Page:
Journal of Ophthalmic and Vision Research

EDITORIAL
Year
: 2019  |  Volume : 14  |  Issue : 2  |  Page : 123--124

Visual impairment in kurdistan and trend of epidemiologic eye studies in Iran


Per Kallestrup 
 Department of Public Health, Center for Global Health (GloHAU), Aarhus University, Aarhus, Denmark

Correspondence Address:




How to cite this article:
Kallestrup P. Visual impairment in kurdistan and trend of epidemiologic eye studies in Iran.J Ophthalmic Vis Res 2019;14:123-124


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Kallestrup P. Visual impairment in kurdistan and trend of epidemiologic eye studies in Iran. J Ophthalmic Vis Res [serial online] 2019 [cited 2019 Nov 20 ];14:123-124
Available from: http://www.jovr.org/text.asp?2019/14/2/123/256556


Full Text



This issue of Journal of Ophthalmic and Vision Research contains an article describing a Rapid Assessment of Avoidable Blindness (RAAB) study conducted in Kurdistan in 2014.[1] During the last two decades, a few comprehensive eye studies and three RAAB studies have been performed in Iran.[2],[3],[4] These valuable attempts are quite outstanding compared to the situation of Iran's eye health information in the past and also serve as an exemplar for the Eastern Mediterranean Region (EMR) and other regions. Although the three RAAB studies have been conducted in different provinces influenced by regional specific factors including ethnicity, socioeconomic status and access to eye care services, they all show a high proportion of avoidable blindness. This consistent evidence underlines the necessity of subnational and national strategies towards the prevention of blindness.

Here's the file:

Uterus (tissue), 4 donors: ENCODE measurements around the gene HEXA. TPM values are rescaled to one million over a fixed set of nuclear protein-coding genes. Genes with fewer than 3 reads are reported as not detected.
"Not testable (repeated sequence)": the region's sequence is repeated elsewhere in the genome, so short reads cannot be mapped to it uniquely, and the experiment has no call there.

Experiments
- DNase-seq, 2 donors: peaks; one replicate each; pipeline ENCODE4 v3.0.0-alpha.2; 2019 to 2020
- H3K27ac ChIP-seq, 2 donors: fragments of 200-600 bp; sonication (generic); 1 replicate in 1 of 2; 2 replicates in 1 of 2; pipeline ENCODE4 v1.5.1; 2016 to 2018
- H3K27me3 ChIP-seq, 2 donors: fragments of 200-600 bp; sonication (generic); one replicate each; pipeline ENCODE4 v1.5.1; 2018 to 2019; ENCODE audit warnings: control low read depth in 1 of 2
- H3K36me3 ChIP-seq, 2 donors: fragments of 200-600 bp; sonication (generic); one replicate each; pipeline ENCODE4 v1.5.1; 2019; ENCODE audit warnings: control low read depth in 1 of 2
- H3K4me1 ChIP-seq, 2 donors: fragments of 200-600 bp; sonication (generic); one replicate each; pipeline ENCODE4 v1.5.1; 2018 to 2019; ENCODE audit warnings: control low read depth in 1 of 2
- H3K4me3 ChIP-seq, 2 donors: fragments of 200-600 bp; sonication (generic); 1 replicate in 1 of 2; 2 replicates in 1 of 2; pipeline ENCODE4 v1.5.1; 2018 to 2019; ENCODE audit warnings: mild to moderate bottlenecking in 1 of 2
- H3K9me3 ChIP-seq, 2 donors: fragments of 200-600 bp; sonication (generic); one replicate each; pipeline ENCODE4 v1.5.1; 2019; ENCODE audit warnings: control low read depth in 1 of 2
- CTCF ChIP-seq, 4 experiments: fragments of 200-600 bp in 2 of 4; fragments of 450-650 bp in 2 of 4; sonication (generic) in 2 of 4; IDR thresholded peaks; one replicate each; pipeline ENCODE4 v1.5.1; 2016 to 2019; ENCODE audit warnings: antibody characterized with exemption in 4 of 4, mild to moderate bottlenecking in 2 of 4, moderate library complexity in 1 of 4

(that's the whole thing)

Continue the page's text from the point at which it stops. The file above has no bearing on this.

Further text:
Another achievement of the current RAAB study is that it has been conducted on a minority ethnic group in Iran and is the first population-based eye health study carried out on this group. The study reveals that 13.4% of the over 50 years population in this province suffer from visual impairment and the majority of causes are avoidable.